This inspiring news comes to us from Gujarat, India.
San Francisco based Vivek Shah was at the most lucrative stage of his career in the Silicon Valley. However, in April 2016 he quit his job and returned to India with his wife Brinda who holds a Masters in printmaking.
Why did he do that you may ask?
He wanted to build a natural farm.
Living in San Francisco made Vivek aware of his surroundings. Being a full-time professional he could see how their lifestyle was veering towards becoming unhealthy due to their schedule. The couple tried to take charge of their health by learning to cook together. And one of their biggest struggles was that they didn’t know where the food was coming from.
Residing in an area of tall fruit-bearing trees made Vivek nostalgic about his childhood when life was simpler. Vivek longed to go back to that time and with his wife wanted to grow their food. The couple embarked on a journey to learn the basics of permaculture in a state neighboring California. This trip strengthened their resolve to come back to India and set up their farm.
In 2016 the duo quit their jobs and returned to their home state Gujarat. There was no opposition to the couple’s plans. Their families were supportive of their choice and elated that they had decided to return.
Vivek says” We had no background in agriculture. But the course we did helped us immensely in understanding the various techniques we could adapt to build a natural and sustainable farm.” They started with their favorite fruit, mangoes.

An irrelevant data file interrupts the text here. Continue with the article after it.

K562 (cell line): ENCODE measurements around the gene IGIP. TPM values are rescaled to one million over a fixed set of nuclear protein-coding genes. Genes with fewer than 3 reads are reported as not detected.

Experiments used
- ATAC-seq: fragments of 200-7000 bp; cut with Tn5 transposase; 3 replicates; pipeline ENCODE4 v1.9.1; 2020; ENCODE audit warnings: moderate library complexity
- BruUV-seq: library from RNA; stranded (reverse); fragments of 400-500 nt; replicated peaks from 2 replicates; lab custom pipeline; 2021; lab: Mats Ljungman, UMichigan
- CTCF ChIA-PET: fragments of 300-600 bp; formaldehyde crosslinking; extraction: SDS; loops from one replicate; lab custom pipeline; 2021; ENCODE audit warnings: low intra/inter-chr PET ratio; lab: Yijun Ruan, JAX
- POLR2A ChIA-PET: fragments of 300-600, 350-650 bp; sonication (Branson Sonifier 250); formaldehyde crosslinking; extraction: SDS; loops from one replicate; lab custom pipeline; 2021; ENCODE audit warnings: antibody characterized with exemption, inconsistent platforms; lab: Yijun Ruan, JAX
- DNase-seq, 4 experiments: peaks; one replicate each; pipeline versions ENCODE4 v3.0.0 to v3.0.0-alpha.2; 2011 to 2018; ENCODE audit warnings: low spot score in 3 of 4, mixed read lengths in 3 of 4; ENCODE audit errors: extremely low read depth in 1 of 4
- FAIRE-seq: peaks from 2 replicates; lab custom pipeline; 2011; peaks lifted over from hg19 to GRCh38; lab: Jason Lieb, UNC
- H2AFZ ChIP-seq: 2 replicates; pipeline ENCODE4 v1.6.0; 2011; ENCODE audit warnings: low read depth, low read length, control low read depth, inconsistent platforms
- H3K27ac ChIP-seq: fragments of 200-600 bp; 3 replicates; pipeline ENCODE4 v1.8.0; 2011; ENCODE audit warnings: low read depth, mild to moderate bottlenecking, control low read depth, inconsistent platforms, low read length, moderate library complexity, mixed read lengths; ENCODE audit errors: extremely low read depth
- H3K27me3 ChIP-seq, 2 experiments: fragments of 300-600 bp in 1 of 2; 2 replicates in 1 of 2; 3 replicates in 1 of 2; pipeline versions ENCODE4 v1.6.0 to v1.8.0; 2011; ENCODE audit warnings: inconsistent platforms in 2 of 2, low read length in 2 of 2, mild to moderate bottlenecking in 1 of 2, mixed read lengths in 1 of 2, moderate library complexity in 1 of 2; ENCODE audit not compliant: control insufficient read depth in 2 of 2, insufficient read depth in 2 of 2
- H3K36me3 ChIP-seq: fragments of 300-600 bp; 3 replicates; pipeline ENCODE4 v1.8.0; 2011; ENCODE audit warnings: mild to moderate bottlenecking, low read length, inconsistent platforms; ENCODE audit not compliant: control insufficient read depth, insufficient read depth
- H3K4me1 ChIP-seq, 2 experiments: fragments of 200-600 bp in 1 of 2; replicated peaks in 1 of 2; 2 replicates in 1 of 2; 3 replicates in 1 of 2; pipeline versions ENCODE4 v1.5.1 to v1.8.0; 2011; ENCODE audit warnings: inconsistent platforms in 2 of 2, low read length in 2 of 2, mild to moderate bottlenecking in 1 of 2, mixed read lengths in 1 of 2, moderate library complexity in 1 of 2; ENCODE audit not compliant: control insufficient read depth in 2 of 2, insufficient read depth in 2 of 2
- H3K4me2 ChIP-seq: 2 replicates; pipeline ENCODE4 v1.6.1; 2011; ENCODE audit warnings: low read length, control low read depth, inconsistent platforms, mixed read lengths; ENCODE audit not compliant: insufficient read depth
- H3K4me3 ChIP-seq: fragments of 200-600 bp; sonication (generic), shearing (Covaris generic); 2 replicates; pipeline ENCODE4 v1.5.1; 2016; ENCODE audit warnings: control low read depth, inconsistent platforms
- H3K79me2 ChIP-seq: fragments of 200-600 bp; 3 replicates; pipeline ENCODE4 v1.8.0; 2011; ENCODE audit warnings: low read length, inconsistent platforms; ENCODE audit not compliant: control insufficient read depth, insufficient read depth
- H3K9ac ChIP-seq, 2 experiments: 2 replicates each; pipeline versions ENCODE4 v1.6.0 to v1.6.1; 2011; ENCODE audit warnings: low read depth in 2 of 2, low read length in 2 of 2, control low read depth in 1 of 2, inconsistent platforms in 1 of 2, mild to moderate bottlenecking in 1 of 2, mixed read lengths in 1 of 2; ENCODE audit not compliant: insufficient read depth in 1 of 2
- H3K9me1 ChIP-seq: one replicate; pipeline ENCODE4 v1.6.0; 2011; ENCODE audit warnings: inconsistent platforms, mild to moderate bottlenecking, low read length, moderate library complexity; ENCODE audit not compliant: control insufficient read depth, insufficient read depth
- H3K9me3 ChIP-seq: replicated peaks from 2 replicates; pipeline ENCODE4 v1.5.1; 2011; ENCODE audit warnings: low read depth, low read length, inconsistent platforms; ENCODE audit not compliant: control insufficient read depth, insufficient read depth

The couple bought a 10 acre land on the outskirts of Nadiad, Central Gujarat to create a farm that would help them in becoming self-sustaining and also open up commercial operations.
So that is how Brindavan happened. From boosting soil fertility with techniques like green manuring and controlled grazing to the harvest of rainwater via pits and trenches, the couple practice techniques that help them utilize the resources on the farm to the maximum capacity.
They grow pearl millet, wheat, potatoes, moringa, bananas, papaya, Jamun, and even timber. The couple grows crops that range from commercial to semi-commercial. Trenches and pits are dug on 10 percent of the overall land so that every drop of rainwater can be harvested. This ensures that every good monsoon cycle can harvest 5-10 lakh liters of rainwater.
The plot is divided into seven different subplots all of which receive different organic treatments to revive as well as promote the growth of crops. Since the seven subplots grow different varieties, in the event of a pest attack on any one of the crop, the couple can recover because of a diverse ecosystem they have created on the farm.
There are three farmhands to maintain the daily work on the farm, there are bees, birds, insects, and even 7 beehives.
Vivek says “Global warming and climate change are not waiting for anyone. So do not let any second thoughts hold you back.”, as he signs off.
Image Source: The Better India